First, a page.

Significant Experience/Competencies

 

•   Former Public Company CEO

•   General Management & Business Operations

•   Healthcare Industry; Regulated Industry

•   Mergers & Acquisitions

•   International

•   Strategy Development

•   Finance

•   Public Relations/Communications

•   Human Capital

 

Overview of Board Qualifications

 

Ms. Graham brings to the Board her extensive experience in senior management and leadership roles in the healthcare industry, including experience leading companies in drug, device and product development and commercialization. The Board values her insights and experience, including her service on the faculty of Harvard Business School teaching classes in entrepreneurship. She also brings to her service on the Board and the Audit and Nominating and Governance Committees valuable experience as a director of publicly and privately held life sciences companies and as a consultant to healthcare companies regarding strategy, leadership, team building and capability building.

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•   Director since 2015

•   Independent

•   Compensation Committee

•   Finance Committee

 

John A. Lederer, 60—Former President and Chief Executive Officer of US Foods, a leading foodservice distributor in the United States, from 2010 to July 2015. Mr. Lederer has served as a director of US Foods since 2010 and currently serves as an advisor to the company. From April 2008 to August 2010, he served as Chairman of the Board and Chief Executive Officer of Duane Reade, a New York-based pharmacy retailer acquired by the Company in April 2010. Prior to Duane Reade, he spent 30 years at Loblaw Companies Limited, Canada’s largest grocery retailer and wholesale food distributor. Mr. Lederer held a number of leadership roles at Loblaw, including President from 2000 to 2006. Mr. Lederer has served as a director of Restaurant Brands International since December 2014 and served as a director of Tim Hortons Inc. from 2007 until December 2014, when it was acquired by Restaurant Brands International.

 

 

Significant Experience/Competencies

 

•   Former Public Company CEO

•   General Management & Business Operations

•   Retail Industry; Consumer-facing Industry

•   Consumer Marketing

•   Merchandising

•   Supply Chain & Logistics

•   Real Estate

•   Healthcare Industry; Regulated Industry

•   Corporate/Institutional Relationship Management

•   Mergers & Acquisitions

•   Strategy Development

•   Finance

•   Public Relations/Communications

•   Human Capital

 

Overview of Board Qualifications

 

Mr. Lederer brings to the Board significant management and business experience in the retail industry, including valuable insight into the healthcare industry as a result of his experience as CEO of a retail pharmacy. The Board values his understanding of the business operations of and issues facing large retail companies, including marketing, merchandising, real estate and supply chain logistics. Mr. Lederer also has extensive experience with respect to mergers and acquisitions. His prior service as a director of Tim Hortons Inc. and current service as a director of Restaurant Brands International also provide him with insight into public company operations.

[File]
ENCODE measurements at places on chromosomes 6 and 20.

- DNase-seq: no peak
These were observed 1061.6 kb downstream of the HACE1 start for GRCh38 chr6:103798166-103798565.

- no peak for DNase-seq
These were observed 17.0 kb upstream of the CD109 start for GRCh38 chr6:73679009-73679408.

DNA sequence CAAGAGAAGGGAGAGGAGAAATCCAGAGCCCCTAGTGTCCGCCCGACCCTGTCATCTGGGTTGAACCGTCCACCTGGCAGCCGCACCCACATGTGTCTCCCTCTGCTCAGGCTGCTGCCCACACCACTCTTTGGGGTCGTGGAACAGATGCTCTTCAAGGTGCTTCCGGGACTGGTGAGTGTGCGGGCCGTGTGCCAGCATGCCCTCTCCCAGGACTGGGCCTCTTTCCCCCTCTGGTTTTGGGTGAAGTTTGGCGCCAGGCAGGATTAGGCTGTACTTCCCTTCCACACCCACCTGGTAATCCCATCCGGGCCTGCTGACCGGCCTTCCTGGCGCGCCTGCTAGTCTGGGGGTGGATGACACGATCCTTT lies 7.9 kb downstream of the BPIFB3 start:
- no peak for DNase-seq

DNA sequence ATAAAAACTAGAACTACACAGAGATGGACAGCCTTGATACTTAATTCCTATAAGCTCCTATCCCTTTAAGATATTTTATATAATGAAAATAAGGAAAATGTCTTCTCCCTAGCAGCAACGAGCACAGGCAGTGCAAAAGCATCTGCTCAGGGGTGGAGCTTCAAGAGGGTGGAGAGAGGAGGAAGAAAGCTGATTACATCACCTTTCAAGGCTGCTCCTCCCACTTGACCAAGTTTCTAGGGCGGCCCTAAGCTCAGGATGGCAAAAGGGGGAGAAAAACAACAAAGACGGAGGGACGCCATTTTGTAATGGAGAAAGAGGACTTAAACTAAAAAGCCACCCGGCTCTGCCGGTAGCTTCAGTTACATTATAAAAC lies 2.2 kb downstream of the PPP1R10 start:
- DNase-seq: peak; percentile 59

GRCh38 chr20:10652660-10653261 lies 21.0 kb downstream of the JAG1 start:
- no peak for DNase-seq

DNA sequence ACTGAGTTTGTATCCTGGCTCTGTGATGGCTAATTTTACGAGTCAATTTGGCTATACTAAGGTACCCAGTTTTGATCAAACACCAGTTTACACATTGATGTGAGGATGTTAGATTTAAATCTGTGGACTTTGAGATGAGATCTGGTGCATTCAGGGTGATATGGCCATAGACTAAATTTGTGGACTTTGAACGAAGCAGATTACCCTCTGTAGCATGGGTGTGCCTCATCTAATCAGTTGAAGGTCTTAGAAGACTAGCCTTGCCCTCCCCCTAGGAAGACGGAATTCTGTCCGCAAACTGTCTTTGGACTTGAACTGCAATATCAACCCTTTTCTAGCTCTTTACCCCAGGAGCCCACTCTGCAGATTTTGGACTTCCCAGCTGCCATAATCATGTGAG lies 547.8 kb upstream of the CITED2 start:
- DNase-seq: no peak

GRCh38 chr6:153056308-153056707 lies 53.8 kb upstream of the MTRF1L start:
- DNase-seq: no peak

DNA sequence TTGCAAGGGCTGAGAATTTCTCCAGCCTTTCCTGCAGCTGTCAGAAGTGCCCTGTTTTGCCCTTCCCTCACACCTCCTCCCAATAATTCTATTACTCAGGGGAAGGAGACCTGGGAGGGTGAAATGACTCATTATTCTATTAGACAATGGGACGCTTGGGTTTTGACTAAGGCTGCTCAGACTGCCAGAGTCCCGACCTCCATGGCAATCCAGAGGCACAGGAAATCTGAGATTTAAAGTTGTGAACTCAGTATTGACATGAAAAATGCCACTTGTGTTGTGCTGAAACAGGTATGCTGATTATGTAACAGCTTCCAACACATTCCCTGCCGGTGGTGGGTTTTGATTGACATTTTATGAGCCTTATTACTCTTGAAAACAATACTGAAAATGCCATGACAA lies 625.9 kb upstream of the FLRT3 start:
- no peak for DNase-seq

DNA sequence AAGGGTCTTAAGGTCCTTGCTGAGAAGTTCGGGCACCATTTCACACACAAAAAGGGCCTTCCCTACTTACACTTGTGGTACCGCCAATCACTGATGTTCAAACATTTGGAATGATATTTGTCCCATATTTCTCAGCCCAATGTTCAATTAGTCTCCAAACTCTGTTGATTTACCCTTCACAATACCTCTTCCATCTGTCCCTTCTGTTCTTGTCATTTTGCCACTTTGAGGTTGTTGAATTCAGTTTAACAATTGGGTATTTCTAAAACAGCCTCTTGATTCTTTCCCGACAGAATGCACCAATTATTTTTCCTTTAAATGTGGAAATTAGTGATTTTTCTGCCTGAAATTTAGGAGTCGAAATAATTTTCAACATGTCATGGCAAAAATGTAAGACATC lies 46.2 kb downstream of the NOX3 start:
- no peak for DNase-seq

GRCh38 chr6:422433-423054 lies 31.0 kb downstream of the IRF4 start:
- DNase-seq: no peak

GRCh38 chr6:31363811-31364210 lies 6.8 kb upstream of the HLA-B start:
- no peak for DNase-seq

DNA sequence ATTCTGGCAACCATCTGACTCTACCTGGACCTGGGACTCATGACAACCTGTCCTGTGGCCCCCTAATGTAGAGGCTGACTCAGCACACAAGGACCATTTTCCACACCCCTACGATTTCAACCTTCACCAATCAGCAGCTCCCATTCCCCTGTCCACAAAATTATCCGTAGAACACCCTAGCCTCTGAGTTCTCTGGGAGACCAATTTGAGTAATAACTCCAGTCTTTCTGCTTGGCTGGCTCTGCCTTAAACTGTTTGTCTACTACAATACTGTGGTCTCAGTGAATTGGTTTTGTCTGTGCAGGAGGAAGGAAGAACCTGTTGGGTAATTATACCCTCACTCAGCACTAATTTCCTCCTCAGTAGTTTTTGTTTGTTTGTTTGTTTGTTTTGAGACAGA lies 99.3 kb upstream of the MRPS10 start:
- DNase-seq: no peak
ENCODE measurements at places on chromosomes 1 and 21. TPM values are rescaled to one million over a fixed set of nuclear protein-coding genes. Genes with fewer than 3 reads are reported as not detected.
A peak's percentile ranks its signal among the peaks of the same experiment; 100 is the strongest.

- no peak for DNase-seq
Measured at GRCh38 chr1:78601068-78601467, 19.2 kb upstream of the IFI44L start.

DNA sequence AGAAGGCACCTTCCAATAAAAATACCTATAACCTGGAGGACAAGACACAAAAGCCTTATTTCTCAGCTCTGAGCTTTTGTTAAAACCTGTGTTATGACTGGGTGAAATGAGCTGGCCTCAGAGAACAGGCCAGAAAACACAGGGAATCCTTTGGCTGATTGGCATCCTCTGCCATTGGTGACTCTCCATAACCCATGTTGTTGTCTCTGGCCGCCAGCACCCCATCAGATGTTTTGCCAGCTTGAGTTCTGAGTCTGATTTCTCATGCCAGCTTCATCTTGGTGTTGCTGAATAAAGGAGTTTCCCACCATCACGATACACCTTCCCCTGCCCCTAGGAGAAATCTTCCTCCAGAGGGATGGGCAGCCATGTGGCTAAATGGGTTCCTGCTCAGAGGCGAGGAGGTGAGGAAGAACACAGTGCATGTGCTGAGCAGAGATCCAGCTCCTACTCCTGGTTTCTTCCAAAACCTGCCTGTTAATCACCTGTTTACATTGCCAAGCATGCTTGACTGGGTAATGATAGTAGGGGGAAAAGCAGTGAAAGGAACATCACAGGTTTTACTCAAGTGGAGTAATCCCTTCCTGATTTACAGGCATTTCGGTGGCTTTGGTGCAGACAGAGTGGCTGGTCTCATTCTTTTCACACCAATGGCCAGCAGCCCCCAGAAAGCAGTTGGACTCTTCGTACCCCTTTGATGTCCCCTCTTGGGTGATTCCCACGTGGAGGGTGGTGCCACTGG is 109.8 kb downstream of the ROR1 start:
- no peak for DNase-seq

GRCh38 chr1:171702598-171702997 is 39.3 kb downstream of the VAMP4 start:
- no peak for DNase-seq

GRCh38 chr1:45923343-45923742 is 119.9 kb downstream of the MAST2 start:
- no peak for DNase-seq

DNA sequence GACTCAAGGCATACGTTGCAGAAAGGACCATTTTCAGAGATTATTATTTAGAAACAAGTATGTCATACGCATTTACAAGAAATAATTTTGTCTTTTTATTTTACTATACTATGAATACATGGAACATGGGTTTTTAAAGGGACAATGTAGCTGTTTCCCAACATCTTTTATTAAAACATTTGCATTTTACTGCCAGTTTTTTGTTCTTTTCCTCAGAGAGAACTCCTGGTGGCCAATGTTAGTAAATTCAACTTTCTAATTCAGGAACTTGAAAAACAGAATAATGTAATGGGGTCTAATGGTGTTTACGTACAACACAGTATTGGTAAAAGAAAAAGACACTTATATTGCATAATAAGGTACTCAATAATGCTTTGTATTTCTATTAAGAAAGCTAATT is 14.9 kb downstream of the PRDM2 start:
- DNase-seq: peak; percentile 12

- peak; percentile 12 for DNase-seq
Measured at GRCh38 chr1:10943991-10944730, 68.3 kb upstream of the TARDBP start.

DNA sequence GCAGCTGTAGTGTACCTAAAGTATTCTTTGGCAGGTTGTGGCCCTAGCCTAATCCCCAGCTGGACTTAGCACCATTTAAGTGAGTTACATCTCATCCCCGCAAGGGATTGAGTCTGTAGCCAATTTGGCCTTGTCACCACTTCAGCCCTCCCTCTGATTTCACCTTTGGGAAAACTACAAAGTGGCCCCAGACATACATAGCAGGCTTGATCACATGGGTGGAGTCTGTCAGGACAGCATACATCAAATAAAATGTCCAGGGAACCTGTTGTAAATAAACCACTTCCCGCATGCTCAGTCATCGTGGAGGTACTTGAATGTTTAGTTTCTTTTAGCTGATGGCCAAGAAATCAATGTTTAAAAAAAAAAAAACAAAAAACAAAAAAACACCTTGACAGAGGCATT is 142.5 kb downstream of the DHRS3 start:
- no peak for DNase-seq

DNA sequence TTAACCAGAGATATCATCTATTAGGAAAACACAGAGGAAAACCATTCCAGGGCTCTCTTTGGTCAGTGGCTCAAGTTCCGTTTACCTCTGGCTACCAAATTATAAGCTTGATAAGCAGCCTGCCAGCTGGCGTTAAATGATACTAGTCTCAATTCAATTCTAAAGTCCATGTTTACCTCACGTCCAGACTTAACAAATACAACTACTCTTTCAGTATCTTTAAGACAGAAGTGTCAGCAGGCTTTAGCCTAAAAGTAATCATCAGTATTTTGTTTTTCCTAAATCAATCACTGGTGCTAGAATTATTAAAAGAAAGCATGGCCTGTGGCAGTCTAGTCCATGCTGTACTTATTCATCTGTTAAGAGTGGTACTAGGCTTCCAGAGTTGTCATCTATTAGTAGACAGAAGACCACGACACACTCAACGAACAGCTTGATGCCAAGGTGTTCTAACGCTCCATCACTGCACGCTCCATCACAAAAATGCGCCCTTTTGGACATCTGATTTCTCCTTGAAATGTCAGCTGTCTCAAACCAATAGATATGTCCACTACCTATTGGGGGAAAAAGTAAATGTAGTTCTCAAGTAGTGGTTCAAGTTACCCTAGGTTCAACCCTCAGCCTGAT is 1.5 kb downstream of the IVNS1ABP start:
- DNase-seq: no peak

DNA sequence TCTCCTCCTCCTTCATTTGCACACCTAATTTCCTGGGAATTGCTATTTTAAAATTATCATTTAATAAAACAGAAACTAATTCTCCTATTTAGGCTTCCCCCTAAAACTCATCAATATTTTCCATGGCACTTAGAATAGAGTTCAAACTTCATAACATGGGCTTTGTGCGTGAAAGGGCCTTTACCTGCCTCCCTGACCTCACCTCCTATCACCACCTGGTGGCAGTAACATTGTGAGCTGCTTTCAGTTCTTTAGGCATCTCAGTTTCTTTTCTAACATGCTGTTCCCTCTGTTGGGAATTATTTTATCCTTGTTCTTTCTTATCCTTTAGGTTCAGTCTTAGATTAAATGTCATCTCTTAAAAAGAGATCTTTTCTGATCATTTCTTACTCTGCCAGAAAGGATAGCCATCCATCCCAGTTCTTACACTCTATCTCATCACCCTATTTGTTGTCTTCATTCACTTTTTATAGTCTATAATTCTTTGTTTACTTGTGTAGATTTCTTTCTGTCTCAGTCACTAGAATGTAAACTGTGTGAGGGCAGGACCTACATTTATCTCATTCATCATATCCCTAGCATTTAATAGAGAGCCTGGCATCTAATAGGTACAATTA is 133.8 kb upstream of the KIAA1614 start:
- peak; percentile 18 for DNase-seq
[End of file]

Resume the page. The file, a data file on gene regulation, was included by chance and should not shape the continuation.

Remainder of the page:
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•   Director since 2012

•   Finance Committee

 

Dominic P. Murphy, 48—Partner of Kohlberg Kravis Roberts & Co. L.P. (KKR). He is responsible for the development of KKR’s activities in the United Kingdom and Ireland, is head of its healthcare industry team in Europe and is a member of the firm’s European investment and portfolio management committees. He has served as a member of the board of Alliance Boots and certain of its affiliates since 2007 and serves as a director of Sprint Acquisitions Holdings Limited (formerly AB Acquisitions Holdings Limited). Mr. Murphy has also served as a director of Ambea Holding AB & Mehiläinen Oy since 2010, Acteon Group Ltd. since 2012, and The Hut Group Limited and OEG Offshore Group since 2014. Mr. Murphy was formerly a Partner at Cinven Partners LLP, a European based private equity firm, from 1996 to 2004 and an investment manager with 3i Group plc, an international investment management firm, from 1994 to 1996.

 

 

Significant Experience/Competencies

 

•   General Management & Business Operations

•   Healthcare Industry; Regulated Industry

•   Mergers & Acquisitions

•   International

•   Strategy Development

•   Finance

•   Public Relations/Communications

•   Human Capital

 

Overview of Board Qualifications